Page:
President Barack Obama is accusing White House hopefuls of concocting “half-baked” ideas for stemming the crisis in Syria.
Bernie Sanders said Saturday that he opposes an U.S.-implemented no-fly zone in Syria, contrasting himself with Democratic front-runner Hillary Clinton on the issue.
The White House has so far resisted the calls, saying it would be hard to enforce. The head of Syria’s main opposition group said that a few children were among the civilian casualties, while the United States raised concerns Russia’s purported bombardment of IS was a pretext to instead attack rebels fighting Syrian President Bashar al-Assad – both claims Moscow has denied.
Obama, in his remarks Friday, was especially blunt.
“If and when she’s president, then she’ll make those judgments, and she has been there enough that she knows that these are tough calls”, he added.
“We’re not interested in military cooperation in Syria with Russian Federation”, Kasich said.
MAJOR GARRETT: To what degree did Hillary Clinton’s endorsement just yesterday of a no-fly zone put her in a category of embracing a half-baked answer in Syria that borders on mumbo-jumbo?
Republican presidential candidate, Ohio Gov. John Kasich walks through the back door before speaking to voters at a town hall meeting during a campaign stop, Friday, October 2, 2015, in Goffstown, N.H.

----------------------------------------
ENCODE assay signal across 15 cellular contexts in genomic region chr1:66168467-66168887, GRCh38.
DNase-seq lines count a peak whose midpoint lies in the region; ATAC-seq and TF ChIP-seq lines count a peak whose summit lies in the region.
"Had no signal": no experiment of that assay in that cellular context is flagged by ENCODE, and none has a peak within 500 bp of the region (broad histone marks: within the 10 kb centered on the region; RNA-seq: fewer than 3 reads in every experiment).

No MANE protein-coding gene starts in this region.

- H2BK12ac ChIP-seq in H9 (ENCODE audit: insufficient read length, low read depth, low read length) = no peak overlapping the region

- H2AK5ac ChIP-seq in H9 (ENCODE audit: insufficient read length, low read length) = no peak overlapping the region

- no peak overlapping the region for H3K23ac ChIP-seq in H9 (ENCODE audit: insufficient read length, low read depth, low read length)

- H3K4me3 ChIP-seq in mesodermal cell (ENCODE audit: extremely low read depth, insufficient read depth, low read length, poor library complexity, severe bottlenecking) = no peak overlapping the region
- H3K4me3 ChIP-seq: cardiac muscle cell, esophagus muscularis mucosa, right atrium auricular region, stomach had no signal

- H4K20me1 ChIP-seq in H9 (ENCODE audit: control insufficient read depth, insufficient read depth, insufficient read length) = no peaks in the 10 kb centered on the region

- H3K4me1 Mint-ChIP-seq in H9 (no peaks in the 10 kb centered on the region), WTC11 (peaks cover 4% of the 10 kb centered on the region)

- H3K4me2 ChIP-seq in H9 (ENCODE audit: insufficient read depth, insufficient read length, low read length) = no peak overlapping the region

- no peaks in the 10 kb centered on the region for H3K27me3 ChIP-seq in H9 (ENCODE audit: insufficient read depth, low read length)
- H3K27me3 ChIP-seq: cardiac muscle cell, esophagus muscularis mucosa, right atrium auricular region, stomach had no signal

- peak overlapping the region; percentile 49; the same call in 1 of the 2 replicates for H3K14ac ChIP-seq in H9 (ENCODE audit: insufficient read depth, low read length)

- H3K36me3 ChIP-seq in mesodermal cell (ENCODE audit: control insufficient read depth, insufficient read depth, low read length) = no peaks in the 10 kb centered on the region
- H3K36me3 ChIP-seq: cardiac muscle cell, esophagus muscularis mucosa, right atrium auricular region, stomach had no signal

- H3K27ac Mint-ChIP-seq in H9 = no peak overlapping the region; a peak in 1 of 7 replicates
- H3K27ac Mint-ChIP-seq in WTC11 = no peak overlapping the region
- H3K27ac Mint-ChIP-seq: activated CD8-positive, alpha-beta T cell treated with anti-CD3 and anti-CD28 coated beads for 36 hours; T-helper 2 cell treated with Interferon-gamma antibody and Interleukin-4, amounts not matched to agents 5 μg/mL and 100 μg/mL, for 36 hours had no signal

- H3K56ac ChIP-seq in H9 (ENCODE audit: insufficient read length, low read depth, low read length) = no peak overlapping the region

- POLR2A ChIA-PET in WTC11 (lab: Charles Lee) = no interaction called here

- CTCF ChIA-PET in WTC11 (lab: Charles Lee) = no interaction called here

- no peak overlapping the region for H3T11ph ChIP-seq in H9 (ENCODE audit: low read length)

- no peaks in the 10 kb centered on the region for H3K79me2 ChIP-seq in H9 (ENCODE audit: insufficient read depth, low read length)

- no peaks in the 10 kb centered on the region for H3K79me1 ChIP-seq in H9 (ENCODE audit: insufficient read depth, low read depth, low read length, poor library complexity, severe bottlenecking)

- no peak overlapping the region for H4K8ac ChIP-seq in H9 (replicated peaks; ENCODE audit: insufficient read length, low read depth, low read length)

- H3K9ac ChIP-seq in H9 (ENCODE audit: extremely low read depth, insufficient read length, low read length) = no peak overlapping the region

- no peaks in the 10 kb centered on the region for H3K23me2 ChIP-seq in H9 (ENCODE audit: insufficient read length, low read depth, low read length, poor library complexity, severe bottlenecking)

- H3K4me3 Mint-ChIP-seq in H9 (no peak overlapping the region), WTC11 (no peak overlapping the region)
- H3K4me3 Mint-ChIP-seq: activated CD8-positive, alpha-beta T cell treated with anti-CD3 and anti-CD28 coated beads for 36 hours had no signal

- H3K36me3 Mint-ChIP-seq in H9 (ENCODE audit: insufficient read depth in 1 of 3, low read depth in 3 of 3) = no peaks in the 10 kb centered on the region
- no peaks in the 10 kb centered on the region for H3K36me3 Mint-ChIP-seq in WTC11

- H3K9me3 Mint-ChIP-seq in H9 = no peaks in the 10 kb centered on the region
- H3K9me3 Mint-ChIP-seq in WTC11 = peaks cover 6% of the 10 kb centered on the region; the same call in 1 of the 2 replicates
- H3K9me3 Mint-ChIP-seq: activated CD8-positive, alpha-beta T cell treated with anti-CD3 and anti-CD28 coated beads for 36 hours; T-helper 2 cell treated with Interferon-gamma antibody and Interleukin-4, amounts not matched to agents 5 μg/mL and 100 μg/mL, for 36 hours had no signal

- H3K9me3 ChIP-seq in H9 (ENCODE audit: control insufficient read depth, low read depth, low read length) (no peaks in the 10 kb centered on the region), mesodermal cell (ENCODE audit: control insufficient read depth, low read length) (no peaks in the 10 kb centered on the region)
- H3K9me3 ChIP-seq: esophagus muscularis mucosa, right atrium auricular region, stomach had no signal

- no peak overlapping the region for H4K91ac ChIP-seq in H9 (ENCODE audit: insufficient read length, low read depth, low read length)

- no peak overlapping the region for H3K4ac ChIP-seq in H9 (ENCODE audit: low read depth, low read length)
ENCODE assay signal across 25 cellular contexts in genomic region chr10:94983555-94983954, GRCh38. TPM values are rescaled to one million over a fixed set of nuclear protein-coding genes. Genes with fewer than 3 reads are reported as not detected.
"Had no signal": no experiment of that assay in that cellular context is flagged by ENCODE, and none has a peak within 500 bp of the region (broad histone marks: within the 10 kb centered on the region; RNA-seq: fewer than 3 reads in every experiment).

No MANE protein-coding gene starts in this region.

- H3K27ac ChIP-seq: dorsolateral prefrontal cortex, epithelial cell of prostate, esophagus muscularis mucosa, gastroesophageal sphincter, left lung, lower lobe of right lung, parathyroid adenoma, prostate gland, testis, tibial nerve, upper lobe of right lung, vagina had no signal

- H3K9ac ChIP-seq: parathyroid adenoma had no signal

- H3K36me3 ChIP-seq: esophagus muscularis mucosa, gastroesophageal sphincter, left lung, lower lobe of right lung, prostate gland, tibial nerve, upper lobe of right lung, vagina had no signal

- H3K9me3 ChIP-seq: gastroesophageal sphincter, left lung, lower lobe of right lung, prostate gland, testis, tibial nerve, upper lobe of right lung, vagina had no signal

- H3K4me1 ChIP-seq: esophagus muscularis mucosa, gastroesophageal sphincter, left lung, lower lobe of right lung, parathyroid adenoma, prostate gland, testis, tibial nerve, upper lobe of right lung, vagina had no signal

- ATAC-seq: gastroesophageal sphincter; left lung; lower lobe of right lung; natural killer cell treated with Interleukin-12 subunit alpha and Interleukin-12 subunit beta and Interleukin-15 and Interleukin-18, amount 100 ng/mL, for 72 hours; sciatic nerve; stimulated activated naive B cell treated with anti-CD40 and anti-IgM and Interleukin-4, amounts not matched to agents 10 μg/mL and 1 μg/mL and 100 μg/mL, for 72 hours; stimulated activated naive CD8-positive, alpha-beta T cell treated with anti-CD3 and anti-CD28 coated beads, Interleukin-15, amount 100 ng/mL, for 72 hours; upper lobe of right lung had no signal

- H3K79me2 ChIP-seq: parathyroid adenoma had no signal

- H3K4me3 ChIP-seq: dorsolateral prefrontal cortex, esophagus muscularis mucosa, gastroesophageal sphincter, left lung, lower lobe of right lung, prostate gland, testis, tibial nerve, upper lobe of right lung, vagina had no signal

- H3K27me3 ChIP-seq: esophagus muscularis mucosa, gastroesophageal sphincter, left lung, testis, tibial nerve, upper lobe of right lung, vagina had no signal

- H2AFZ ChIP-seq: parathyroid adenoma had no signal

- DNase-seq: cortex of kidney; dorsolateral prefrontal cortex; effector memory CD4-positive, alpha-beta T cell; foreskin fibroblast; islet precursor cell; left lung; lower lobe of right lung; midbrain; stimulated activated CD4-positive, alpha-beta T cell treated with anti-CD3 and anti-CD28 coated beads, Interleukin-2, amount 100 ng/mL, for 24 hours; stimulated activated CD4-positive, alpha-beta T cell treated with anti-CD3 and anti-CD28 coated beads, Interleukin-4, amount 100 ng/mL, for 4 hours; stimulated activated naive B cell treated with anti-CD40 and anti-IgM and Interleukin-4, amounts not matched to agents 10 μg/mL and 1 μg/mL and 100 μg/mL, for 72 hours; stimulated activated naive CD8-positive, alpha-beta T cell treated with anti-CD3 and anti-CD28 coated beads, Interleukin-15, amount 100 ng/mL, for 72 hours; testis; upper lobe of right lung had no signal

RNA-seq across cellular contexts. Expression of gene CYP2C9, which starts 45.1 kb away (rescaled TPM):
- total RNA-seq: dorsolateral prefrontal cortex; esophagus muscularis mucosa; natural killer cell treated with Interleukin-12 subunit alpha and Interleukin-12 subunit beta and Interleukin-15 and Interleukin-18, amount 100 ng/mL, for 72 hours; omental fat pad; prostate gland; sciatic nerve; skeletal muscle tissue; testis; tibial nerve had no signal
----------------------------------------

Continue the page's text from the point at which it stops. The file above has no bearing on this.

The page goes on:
Obama was also asked about Vice President Joe Biden, and whether it’s too late for his number two to get into the race against Clinton, as he has been considering.
That’s a split from the Obama administration, which earlier this week said no-fly zones weren’t on the table. “No more red lines, no more looking the other way”. Marco Rubio, and former business executive Carly Fiorina.
US officials confirmed on Wednesday that Russian planes began bombing anti-Assad forces in Syria.
“Russia’s recent military build-up and intervention in Syria are neither meant to defeat ISIS nor to relieve the suffering of Syrian refugees”, Kasich said in a statement released Friday. However, Support for a no fly zone remains very weak among the U.S. public.